The phone call ends with him telling me that they’ll e-mail me the offer sheet by the end of the day. It arrives in an attachment at 3:12pm along with a message saying to sign it, drop it in the mail if it looks ok and to have a nice weekend. It’s Friday.
I print it out. It’s one page and details my salary, job description, vacation, travel expectations and all types of HR stuff. It seems ok, but what do I know? It’s the first offer sheet I’ve ever looked at, and I never even heard of the term “offer sheet” until today.
I find an employment attorney on Craigslist to review it for $125.00. I forward the attachment to her and she calls me back the next afternoon. She asks if anything they ever told me is to the contrary in the offer sheet. I say nope. She asks if I’m happy with the salary listed, and being that it’s over double of what I was earning at TR, I say yep. Probably the easiest $125.00 she’ll ever earn, but I feel better having done some due diligence on behalf of my future.
She says I’ve officially accepted their offer of employment when I drop it in the mail. I can’t find a mailbox fast enough. It’s Saturday afternoon and the mailman has come and gone. The blue drop box on Hennepin across from the Uptown Diner immediately comes to mind. I was going to walk to Walgreen’s anyway to get some non-fluoride toothpaste and batteries.
I pull on the creaky mailbox handle and I’ve missed the Saturday pick-up time but that’s fine. Dropping it in there is more symbolic than anything. I hear it land on a pile of letters and I’ve set in course some life changing chain of events…a cube to an office…a 12 year old car to a new Jeep Rubicon…QuickBooks to my own personal financial advisor…mutual funds to individual stocks. Lately, I’ve had CNBC on in the mornings and now “ETF’s” and “angel investors” are no longer foreign concepts.
Walking away from the mailbox I realize I got exactly what I wanted. For years I felt like I was on a treadmill…staying in one place. Now I’ve grabbed a rung of success and the only way is up. The stronger I am, the higher I’ll climb. I used to be naïve enough to think that people who worked for success and money were sell-outs. I raged against the machine along with the others who thought there was nobility in just getting by. There’s not.
The interview was scheduled to last two hours and I’m walking out 3 ½ hours after it began. Another good sign, I think. They told me the new hire will almost immediately fly to the corporate headquarters in Santa Monica for a week of orientation. No problem I told them. No problem at all.
It’s just about happy hour and I’m extremely happy. I strut into Lyon’s on 6th and it takes maybe three minutes to polish off my first Bass ale. I don’t mind drinking alone but I don’t like celebrating alone. I call my pal Tommy…he’s in advertising. Tommy said he can join me in about 20. He shows up two Bass ales later and asks me who I stole my suit from.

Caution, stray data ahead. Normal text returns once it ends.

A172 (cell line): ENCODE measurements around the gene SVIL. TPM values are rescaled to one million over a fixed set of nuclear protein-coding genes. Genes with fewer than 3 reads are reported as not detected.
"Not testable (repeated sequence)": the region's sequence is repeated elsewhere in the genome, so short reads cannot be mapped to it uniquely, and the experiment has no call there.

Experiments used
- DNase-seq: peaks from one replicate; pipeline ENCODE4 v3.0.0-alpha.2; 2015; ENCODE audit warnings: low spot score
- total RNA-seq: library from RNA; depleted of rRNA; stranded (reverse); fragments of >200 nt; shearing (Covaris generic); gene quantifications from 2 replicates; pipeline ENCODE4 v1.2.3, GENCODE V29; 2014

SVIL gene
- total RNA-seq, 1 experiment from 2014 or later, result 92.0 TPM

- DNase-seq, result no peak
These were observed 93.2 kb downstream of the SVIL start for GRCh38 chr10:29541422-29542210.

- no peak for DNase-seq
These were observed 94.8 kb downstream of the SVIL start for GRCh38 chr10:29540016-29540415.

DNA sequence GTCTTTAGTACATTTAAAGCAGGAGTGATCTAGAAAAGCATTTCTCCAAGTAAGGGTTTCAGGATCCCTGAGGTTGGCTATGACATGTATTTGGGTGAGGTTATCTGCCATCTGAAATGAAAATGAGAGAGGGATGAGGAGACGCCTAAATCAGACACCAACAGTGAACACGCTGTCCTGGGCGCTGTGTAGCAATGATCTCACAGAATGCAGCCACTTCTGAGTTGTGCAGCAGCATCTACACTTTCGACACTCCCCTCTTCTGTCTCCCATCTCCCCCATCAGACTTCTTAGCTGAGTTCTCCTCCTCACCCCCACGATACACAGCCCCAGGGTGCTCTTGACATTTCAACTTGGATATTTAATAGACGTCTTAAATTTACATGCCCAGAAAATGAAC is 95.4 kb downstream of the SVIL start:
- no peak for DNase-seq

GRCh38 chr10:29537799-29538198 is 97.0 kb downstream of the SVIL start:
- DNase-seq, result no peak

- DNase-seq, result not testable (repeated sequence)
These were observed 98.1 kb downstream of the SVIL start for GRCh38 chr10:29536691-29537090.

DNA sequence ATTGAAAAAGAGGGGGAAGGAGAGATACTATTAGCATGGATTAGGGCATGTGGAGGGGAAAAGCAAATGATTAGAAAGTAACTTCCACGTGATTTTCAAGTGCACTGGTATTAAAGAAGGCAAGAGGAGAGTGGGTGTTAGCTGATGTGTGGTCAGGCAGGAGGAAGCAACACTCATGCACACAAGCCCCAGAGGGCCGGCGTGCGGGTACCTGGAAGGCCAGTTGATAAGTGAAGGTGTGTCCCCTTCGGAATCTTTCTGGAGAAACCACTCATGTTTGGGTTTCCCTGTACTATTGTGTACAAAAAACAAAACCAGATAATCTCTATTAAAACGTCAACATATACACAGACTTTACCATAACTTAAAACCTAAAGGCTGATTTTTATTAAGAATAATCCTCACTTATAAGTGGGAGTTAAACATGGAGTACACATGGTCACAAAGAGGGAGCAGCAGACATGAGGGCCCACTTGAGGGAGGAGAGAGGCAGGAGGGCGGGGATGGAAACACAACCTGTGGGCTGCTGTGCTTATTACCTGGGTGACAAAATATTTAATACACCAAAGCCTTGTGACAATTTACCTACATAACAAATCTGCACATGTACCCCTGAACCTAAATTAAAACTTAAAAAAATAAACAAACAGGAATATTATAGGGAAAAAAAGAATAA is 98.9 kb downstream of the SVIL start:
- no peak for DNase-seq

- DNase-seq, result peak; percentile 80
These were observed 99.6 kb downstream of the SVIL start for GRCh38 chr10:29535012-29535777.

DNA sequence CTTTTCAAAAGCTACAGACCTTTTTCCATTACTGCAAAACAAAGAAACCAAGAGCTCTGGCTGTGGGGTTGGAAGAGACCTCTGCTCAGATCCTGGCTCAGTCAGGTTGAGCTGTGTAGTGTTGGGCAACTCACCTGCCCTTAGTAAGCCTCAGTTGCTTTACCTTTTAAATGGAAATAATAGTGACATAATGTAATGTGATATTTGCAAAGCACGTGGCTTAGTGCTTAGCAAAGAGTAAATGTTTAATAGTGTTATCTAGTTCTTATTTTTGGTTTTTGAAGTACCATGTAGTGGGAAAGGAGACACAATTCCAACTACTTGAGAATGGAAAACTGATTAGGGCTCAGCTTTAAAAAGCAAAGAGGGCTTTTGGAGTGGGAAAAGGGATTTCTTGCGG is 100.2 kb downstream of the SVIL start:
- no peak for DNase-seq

“Nothing can bring me down right now, ho.” I fill him in on the past two interviews…the pretty brunette receptionist, my suit, the empty office they showed me that I’ve already mentally decorated, Santa Monica, salaries and the Jeep Rubicon I plan on buying. Tommy’s doing well in his career and he’s honestly happy that I’m making strides in my own career. He suggests that a real celebration deserves a real bar. We start walking toward Prohibition in the W hotel.
The crowd at Prohibition is the type of crowd I’ve always resented because I secretly wanted to be a part of it – the well-dressed achievers with asset allocation funds and frequent flyer miles. I loosen my tie, smile and the first round is on me. We spend the next five hours losing count of our beers and downing at least two Irish Car Bombs.
I told a pretty blonde I would buy her a drink if she could recite the unintelligible chorus of Fall Out Boy’s “Sugar We’re Going Down Swinging,” and she does it…we’re going down down in an earlier round/but sugar we’re going down swinging/ I’ll be your number one with a bullet/a loaded god complex cock it and pull it.
The cab drops me off at home and there’s a box from Amazon.com leaning against my front door. Tom Wolf’s The Right Stuff has arrived. I watched the movie on HBO as a kid and it gave me an idea of the type of man I wanted to grow up to be. Not necessarily an astronaut, but to always have a pursuit and a certain level of fearlessness. I had my mom buy me plain white undershirts like the astronauts wore and I named my goldfish “Gus” after Gus Grissom.
I crack open a freezing cold can of Budweiser because it was a good day and it’s been a long stretch where I didn’t know good days. It’s a good day when you feel a palpable shift in your life. The realization that I could be leaving a job that has all the challenge of tying my shoes in the dark.
Turning the TV to the digital music channels and Land Down Under by Men at Work has just started on the Classic Alternative channel. I crank the volume and dance stupidly around my living room while women glow and men plunder…can’t ya hear can’t ya hear the thunder? I raise a toast to no one in particular.
At the same time I flash back to an argument I once had with Amanda… we passed on a group vacation to Florida because she would’ve had to pay for most of it and I wasn’t comfortable with that. As a result, she told me to “grow up” and get a job with a good salary. It was a cruel thing to say and it genuinely hurt. She later apologized but it hurt because it confirmed that she knew I was living below my potential. She expected more from me and had every right to.